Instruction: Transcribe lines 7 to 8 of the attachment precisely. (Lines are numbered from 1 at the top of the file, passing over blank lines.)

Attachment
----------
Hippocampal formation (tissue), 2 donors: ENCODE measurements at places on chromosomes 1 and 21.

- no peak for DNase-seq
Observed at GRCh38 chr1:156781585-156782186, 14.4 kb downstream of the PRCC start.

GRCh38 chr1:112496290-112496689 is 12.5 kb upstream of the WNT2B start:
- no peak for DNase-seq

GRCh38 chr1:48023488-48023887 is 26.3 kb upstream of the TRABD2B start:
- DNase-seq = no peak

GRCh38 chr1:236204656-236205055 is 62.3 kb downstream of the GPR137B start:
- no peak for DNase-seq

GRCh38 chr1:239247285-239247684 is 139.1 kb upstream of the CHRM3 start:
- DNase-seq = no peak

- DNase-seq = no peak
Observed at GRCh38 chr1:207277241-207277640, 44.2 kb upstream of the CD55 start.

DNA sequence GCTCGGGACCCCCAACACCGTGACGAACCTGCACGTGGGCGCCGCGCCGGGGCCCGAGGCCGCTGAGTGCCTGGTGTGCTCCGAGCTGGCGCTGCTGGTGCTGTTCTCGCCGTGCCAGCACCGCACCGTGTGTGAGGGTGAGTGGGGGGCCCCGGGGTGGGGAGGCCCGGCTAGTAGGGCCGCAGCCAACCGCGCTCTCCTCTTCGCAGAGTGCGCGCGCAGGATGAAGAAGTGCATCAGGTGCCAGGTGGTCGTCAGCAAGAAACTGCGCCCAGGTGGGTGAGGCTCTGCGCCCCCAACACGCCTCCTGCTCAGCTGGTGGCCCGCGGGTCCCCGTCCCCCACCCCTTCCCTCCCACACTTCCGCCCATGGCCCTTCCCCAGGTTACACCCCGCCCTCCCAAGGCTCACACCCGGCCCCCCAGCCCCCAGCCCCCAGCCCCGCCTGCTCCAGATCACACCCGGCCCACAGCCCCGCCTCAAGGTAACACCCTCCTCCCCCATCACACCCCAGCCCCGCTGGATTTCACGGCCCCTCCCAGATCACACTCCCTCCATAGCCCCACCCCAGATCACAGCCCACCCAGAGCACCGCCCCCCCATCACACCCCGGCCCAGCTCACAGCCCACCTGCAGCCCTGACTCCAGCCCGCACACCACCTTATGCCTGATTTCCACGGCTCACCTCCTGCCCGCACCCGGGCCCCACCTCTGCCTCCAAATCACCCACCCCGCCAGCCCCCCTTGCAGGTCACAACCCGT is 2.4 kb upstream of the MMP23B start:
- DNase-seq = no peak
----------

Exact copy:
- DNase-seq = no peak

GRCh38 chr1:236204656-236205055 is 62.3 kb downstream of the GPR137B start: